Other kinds of informative writing, such as biographies, short reports, or historical newspapers can also dovetail with current areas of study. That’s what writing across the curriculum is all about!

Writing becomes fun and meaningful when students can apply a writing lesson to history, literature, or science.

Great Wall of China

Narrative Writing

Looking for more ways to write across the curriculum? Look no further than the personal narrative.

Encouraging children to write stories loosely based on their own family tree provides opportunities to study an earlier era.

Or, how about writing journal entries using the voice of a famous person from the past? Your student might choose to become Joan of Arc (history), Albert Einstein (science), the Apostle Paul (Bible), or George Frideric Handel (music). After reading about an especially exciting event in her subject’s life, the student must personalize the information to write a brief first-person narrative as if she herself were that individual. It’s journaling with a twist!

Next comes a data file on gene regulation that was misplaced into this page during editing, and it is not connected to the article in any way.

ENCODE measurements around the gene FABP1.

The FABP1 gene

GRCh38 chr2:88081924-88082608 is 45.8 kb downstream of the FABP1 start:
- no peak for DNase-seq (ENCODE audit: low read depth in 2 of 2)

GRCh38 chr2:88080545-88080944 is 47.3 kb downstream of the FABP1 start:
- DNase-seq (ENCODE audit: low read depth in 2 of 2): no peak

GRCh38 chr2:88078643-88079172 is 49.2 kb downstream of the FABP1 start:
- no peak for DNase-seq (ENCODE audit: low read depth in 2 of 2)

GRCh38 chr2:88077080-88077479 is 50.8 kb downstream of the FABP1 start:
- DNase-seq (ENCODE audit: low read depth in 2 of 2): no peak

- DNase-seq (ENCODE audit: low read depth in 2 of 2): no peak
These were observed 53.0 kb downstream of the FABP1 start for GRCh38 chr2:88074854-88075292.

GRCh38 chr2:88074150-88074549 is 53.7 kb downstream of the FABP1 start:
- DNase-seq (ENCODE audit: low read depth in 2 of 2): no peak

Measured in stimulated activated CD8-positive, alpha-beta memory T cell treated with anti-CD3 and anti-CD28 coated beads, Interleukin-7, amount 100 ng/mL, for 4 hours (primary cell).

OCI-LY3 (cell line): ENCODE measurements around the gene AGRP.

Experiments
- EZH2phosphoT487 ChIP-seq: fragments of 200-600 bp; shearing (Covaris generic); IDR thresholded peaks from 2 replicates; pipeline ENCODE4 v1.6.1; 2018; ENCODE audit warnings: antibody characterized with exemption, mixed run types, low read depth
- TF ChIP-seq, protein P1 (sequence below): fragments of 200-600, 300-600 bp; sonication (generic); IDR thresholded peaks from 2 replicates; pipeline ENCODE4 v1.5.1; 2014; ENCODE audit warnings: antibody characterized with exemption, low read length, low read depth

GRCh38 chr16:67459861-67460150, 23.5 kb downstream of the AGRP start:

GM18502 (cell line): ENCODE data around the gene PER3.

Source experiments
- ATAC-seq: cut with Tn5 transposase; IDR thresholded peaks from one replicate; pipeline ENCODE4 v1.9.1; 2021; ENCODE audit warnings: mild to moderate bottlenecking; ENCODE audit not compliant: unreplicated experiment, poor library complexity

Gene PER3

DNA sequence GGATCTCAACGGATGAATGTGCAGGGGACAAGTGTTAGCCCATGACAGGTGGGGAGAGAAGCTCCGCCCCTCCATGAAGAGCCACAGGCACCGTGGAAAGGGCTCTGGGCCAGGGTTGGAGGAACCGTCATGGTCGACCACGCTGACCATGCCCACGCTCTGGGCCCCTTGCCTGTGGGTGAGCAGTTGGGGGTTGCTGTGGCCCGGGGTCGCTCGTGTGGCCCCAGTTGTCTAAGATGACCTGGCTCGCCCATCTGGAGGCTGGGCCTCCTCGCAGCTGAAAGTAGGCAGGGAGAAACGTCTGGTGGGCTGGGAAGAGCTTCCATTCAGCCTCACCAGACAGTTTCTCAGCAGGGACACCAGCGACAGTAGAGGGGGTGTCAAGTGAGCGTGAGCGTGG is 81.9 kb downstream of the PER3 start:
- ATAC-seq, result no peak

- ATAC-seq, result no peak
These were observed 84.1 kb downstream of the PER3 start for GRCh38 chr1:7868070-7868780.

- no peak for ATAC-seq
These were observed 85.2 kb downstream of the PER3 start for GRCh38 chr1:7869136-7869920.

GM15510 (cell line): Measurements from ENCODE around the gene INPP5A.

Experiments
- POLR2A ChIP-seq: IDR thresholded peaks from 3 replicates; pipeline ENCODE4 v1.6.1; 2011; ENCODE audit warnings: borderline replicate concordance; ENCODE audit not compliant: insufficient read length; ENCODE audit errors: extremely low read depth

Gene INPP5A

Alternatively, she can “interview” this historical figure and write a third-person narrative. Writing from a different point of view challenges critical thinking skills.

Writing becomes fun and meaningful when students can apply a writing lesson to history, literature, or science.

Essay Writing

In junior high and high school, you can incorporate essay writing into just about every subject. It’s important for your teen to articulate an argument, write a defendable thesis statement, and support it with facts, logic, and examples.